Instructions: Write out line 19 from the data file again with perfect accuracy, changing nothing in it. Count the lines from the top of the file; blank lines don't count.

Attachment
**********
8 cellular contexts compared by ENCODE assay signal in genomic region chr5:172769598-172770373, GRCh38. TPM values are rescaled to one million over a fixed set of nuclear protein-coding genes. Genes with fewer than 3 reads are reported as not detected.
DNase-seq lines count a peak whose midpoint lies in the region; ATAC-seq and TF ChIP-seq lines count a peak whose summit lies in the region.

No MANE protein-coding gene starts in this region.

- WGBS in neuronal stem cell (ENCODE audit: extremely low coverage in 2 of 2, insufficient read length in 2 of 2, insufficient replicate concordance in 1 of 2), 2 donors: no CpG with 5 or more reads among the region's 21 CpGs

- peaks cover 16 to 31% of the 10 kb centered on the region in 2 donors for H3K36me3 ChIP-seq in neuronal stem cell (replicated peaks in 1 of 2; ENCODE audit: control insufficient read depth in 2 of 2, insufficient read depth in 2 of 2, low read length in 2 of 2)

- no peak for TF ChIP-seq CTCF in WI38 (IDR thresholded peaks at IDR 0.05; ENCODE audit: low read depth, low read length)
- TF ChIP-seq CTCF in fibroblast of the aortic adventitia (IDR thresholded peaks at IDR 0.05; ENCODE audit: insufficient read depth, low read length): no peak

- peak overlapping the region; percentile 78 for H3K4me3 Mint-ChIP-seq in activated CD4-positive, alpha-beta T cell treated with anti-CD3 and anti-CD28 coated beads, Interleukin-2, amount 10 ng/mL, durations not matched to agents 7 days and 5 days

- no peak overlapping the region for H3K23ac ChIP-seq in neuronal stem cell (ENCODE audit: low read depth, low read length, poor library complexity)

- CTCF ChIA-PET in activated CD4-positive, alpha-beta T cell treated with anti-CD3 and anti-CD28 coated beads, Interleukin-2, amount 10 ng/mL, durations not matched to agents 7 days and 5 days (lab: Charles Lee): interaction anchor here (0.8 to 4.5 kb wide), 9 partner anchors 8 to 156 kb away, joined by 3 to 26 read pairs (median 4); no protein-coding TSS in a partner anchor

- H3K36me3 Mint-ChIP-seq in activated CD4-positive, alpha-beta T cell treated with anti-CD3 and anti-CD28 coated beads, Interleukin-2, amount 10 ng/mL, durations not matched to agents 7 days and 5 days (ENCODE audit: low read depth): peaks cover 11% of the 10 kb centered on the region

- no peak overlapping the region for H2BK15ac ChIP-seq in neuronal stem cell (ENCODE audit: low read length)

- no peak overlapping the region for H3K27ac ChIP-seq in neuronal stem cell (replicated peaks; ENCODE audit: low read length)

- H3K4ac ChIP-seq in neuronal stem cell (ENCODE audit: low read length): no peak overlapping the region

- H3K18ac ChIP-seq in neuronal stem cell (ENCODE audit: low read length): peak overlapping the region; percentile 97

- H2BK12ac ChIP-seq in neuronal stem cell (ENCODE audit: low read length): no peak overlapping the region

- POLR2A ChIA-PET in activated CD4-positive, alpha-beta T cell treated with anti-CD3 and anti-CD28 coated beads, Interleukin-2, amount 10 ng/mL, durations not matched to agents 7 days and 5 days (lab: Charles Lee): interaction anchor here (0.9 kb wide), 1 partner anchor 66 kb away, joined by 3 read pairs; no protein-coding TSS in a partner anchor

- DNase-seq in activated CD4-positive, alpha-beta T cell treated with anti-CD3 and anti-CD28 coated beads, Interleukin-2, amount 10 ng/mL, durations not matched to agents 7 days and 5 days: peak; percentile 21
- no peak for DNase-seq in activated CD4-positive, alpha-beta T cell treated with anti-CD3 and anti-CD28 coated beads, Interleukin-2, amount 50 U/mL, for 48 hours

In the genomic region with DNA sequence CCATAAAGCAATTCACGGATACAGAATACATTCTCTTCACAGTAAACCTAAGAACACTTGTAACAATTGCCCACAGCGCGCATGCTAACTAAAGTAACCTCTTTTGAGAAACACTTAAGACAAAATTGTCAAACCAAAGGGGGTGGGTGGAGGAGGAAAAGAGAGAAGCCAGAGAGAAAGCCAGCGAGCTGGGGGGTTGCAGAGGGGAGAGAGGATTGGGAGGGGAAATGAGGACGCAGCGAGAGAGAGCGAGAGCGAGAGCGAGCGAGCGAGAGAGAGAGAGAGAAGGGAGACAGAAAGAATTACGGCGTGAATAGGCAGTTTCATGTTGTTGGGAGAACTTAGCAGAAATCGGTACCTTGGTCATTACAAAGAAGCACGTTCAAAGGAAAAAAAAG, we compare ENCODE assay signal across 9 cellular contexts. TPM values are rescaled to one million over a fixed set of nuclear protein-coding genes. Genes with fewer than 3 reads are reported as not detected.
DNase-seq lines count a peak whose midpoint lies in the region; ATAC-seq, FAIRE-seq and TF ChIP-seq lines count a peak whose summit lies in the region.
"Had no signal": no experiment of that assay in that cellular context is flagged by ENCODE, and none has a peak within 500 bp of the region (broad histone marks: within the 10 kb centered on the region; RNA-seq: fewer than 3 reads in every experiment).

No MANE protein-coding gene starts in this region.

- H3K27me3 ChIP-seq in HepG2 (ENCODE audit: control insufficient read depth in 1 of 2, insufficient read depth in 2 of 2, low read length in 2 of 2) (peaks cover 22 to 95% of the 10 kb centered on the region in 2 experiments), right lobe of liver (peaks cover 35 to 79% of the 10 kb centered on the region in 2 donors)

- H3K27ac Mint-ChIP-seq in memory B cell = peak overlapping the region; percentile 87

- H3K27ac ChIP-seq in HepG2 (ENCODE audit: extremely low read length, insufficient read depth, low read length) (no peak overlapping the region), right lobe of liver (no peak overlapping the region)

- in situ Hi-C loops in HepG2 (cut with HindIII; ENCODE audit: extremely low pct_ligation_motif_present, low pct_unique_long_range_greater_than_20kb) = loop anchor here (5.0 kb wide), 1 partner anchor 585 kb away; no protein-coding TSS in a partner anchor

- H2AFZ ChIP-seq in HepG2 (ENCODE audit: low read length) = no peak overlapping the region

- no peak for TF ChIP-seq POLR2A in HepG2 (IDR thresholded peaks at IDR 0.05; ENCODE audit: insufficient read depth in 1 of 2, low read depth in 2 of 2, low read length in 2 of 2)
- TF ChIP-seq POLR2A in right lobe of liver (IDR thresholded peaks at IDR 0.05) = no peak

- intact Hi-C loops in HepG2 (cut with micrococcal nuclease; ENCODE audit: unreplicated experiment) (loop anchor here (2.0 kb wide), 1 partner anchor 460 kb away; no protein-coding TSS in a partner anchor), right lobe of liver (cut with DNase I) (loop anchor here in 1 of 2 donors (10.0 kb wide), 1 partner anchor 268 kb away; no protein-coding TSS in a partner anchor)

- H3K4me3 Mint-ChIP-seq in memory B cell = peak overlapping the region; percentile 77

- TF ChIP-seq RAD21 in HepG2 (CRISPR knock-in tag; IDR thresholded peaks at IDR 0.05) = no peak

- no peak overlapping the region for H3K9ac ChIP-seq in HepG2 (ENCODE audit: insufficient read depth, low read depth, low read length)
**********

- no peak for DNase-seq in activated CD4-positive, alpha-beta T cell treated with anti-CD3 and anti-CD28 coated beads, Interleukin-2, amount 50 U/mL, for 48 hours